European Options Examples - Maple Help

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Pricing European Options Using the Finance Package

Simulation

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We will consider a stochastic variable, which follows the standard Brownian motion with drift 0.055 and diffusion 0.3.

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 ${Y}{:=}{\mathrm{_X}}$ (1.1)
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Here ae sample paths for ${ⅇ}^{Y\left(t\right)}$.

 > $\mathrm{PathPlot}\left({ⅇ}^{Y\left(t\right)},t=0..2,\mathrm{timesteps}=50,\mathrm{replications}=10,\mathrm{thickness}=3,\mathrm{color}=\mathrm{red}..\mathrm{blue},\mathrm{axes}=\mathrm{BOXED},\mathrm{gridlines}=\mathrm{true},\mathrm{tickmarks}=\left(\left[10,10\right]\right)\right)$

You can compute the expected value of any expression involving $Y$.

 > $\mathrm{ExpectedValue}\left(\mathrm{max}\left({ⅇ}^{Y\left(3\right)}-0.5,0\right),\mathrm{replications}={10}^{5}\right)$
 $\left[{\mathrm{value}}{=}{0.5000000000}{,}{\mathrm{standarderror}}{=}{0.}\right]$ (1.2)

Consider another stochastic process.

 > $Z:=\mathrm{GeometricBrownianMotion}\left(1,0.1,0.3\right)$
 ${Z}{:=}{\mathrm{_X3}}$ (1.3)
 > $\frac{\mathrm{Drift}\left(Z\left(t\right)\right)}{Z\left(t\right)}=\frac{\mathrm{Drift}\left({ⅇ}^{Y\left(t\right)}\right)}{{ⅇ}^{Y\left(t\right)}}$
 ${0.1}{=}{0.1000000000}$ (1.4)
 > $\frac{\mathrm{Diffusion}\left(Z\left(t\right)\right)}{Z\left(t\right)}=\frac{\mathrm{Diffusion}\left(\mathrm{exp}\left(Y\left(t\right)\right)\right)}{\mathrm{exp}\left(Y\left(t\right)\right)}$
 ${0.3}{=}{0.3}$ (1.5)

So $Z\left(t\right)$ define the same stochastic process.

 > $\mathrm{ExpectedValue}\left(\mathrm{max}\left(Z\left(3\right)-1,0\right),\mathrm{replications}={10}^{5}\right)$
 $\left[{\mathrm{value}}{=}{0.4506814169}{,}{\mathrm{standarderror}}{=}{0.002083752433}\right]$ (1.6)

Note that the previous value is the expected payoff of a European call option with strike price 1 maturing in 3 years. In order to compute the current option price you have to discount this expected value at the risk-free rate (which is the drift parameter of $Z\left(t\right)$).

 > $\mathrm{DiscountFactor}\left(3,0.1\right)\mathrm{ExpectedValue}\left(\mathrm{max}\left(Z\left(3\right)-1,0\right),\mathrm{replications}={10}^{5},\mathrm{output}=\mathrm{value}\right)$
 ${0.3354146746}$ (1.7)

Compare this with the analytic price obtained using the Black-Scholes formula.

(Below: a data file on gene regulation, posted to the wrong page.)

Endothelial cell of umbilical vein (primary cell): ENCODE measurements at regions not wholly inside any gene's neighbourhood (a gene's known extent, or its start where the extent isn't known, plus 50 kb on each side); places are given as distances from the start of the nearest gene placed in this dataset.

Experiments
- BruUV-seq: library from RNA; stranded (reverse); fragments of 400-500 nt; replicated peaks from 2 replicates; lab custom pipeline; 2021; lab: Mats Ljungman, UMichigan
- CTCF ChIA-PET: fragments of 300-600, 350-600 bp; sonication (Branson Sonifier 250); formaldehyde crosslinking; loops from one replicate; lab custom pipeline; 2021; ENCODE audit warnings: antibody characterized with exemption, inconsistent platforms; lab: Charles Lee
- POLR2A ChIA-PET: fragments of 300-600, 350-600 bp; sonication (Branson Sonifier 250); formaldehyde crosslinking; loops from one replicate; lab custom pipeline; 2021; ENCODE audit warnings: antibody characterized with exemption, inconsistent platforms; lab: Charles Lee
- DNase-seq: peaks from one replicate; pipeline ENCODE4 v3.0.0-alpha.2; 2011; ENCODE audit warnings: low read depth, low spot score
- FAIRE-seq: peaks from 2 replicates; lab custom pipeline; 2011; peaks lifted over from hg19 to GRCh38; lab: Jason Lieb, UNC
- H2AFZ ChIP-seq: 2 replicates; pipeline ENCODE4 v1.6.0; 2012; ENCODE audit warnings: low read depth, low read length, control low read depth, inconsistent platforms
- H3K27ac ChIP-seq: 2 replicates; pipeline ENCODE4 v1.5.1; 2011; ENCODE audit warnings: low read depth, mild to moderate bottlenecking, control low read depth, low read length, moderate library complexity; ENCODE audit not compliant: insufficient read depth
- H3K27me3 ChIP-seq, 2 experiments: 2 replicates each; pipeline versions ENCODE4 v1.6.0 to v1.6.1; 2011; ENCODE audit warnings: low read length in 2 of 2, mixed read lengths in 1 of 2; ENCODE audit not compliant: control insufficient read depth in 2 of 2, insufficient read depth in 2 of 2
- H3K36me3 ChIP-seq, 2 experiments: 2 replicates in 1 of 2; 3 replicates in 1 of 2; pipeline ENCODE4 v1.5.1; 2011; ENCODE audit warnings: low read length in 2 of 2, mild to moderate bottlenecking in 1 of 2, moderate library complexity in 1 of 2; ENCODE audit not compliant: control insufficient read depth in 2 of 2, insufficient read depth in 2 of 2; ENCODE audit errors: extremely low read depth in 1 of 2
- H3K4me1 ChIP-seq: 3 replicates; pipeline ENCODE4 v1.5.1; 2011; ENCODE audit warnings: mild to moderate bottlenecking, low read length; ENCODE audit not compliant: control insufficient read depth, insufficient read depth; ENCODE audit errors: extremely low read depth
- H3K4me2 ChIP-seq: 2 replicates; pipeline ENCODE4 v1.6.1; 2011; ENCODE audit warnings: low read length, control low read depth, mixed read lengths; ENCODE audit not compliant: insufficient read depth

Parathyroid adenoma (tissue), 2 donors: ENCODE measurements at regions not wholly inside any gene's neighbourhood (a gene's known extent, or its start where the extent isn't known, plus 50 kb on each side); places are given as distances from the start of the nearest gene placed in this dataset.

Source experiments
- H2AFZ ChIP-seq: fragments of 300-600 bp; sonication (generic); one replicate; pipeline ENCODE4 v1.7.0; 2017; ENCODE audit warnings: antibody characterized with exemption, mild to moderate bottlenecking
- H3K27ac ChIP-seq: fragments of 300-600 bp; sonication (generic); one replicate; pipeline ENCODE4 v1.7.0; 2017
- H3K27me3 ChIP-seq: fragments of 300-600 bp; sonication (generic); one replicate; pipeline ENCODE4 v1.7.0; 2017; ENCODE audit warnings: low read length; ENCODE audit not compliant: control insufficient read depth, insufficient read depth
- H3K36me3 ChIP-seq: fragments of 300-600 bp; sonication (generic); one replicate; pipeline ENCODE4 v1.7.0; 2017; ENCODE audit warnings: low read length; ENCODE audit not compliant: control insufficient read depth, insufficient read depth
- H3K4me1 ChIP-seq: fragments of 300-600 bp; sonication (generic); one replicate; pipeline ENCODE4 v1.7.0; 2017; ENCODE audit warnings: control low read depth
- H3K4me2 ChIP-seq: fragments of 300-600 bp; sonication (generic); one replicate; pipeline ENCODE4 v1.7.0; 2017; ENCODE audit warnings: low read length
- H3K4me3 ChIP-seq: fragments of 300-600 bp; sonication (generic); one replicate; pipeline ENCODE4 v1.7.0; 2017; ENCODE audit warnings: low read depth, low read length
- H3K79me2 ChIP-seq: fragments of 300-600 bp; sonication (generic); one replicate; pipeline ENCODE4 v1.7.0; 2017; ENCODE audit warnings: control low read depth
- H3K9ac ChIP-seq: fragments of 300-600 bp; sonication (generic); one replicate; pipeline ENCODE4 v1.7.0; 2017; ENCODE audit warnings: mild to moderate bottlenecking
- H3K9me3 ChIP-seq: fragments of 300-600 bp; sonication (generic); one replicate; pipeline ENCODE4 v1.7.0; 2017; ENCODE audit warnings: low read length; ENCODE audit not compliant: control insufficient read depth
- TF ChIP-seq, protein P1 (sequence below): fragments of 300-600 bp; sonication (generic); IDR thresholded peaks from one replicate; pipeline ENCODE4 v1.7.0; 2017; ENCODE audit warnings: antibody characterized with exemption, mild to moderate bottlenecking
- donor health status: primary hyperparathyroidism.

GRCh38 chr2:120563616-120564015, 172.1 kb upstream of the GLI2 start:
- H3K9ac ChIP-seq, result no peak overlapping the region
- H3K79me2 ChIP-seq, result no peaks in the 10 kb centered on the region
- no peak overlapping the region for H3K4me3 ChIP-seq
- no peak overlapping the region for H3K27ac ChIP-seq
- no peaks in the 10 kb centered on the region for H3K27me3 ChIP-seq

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 ${0.3360448376}$ (1.8)

Try to compute some market sensitivities of the option price.

 > $W:=t→\frac{\mathrm{ln}\left(Z\left(t\right)\right)-0.055t}{0.3}$
 ${W}{:=}{t}{→}\frac{{\mathrm{ln}}{}\left({Z}{}\left({t}\right)\right){+}\left({-}{1}\right){\cdot }{0.055}{}{t}}{{0.3}}$ (1.9)
 > $\mathrm{Drift}\left(W\left(t\right)\right);$
 ${0.}$ (1.10)
 > $\mathrm{Diffusion}\left(W\left(t\right)\right);$
 ${0.9999999999}$ (1.11)

So is the standard Wiener process. Using tools from the Malliavin Calculus you can show that for any payoff function  $f\left(t\right)$

 > ${ⅇ}^{-0.1\cdot 3}\mathrm{ExpectedValue}\left(\frac{\mathrm{max}\left(Z\left(3\right)-1,0\right)W\left(3\right)}{0.3\cdot 3},\mathrm{replications}={10}^{6},\mathrm{output}=\mathrm{value}\right)$
 ${0.8034185612}$ (1.12)
 > $\mathrm{BlackScholesDelta}\left(1,1,3,0.3,0.1\right);$
 ${0.7987480882}$ (1.13)

Here are multiple stocks.

 > ${W}_{1}:=\mathrm{WienerProcess}\left(\right)$
 ${{W}}_{{1}}{:=}{\mathrm{_W}}$ (1.14)
 > ${S}_{1}:=t→100{ⅇ}^{0.055t+0.3{W}_{1}\left(t\right)}$
 ${{S}}_{{1}}{:=}{t}{→}{100}{}{{ⅇ}}^{{0.055}{}{t}{+}{0.3}{}{{W}}_{{1}}{}\left({t}\right)}$ (1.15)
 > ${W}_{2}:=\mathrm{WienerProcess}\left(\right)$
 ${{W}}_{{2}}{:=}{\mathrm{_W0}}$ (1.16)
 > ${S}_{2}:=t→100{ⅇ}^{0.055t+0.3{W}_{2}\left(t\right)}$
 ${{S}}_{{2}}{:=}{t}{→}{100}{}{{ⅇ}}^{{0.055}{}{t}{+}{0.3}{}{{W}}_{{2}}{}\left({t}\right)}$ (1.17)
 > ${ⅇ}^{-0.1\cdot 1}\mathrm{ExpectedValue}\left(\mathrm{max}\left({S}_{1}\left(1\right)-{S}_{2}\left(1\right),0\right),\mathrm{timesteps}=100,\mathrm{replications}={10}^{4},\mathrm{output}=\mathrm{value}\right)$
 ${16.87358420}$ (1.18)
 > ${ⅇ}^{-0.1\cdot 1}\mathrm{ExpectedValue}\left(\mathrm{max}\left({S}_{2}\left(1\right)-{S}_{1}\left(1\right),0\right),\mathrm{timesteps}=100,\mathrm{replications}={10}^{4},\mathrm{output}=\mathrm{value}\right)$
 ${16.94221984}$ (1.19)

This is the correlation structure.

 > ${W}_{3}:=\mathrm{WienerProcess}\left(\right)$
 ${{W}}_{{3}}{:=}{\mathrm{_W1}}$ (1.20)
 > ${S}_{1}:=t→100{ⅇ}^{0.055t+0.3\left(0.00001{W}_{1}\left(t\right)+{W}_{3}\left(t\right)\right)}$
 ${{S}}_{{1}}{:=}{t}{→}{100}{}{{ⅇ}}^{{0.055}{}{t}{+}{0.3}{}\left({0.00001}{}{{W}}_{{1}}{}\left({t}\right){+}{{W}}_{{3}}{}\left({t}\right)\right)}$ (1.21)
 > ${S}_{2}:=t→100{ⅇ}^{0.055t+0.3\left(0.000001{W}_{2}\left(t\right)+{W}_{3}\left(t\right)\right)}$
 ${{S}}_{{2}}{:=}{t}{→}{100}{}{{ⅇ}}^{{0.055}{}{t}{+}{0.3}{}\left({0.000001}{}{{W}}_{{2}}{}\left({t}\right){+}{{W}}_{{3}}{}\left({t}\right)\right)}$ (1.22)
 > ${ⅇ}^{-0.1\cdot 1}\mathrm{ExpectedValue}\left(\mathrm{max}\left({S}_{2}\left(1\right)-{S}_{1}\left(1\right),0\right),\mathrm{timesteps}=100,\mathrm{replications}={10}^{4},\mathrm{output}=\mathrm{value}\right)$
 ${0.0001198987355}$ (1.23)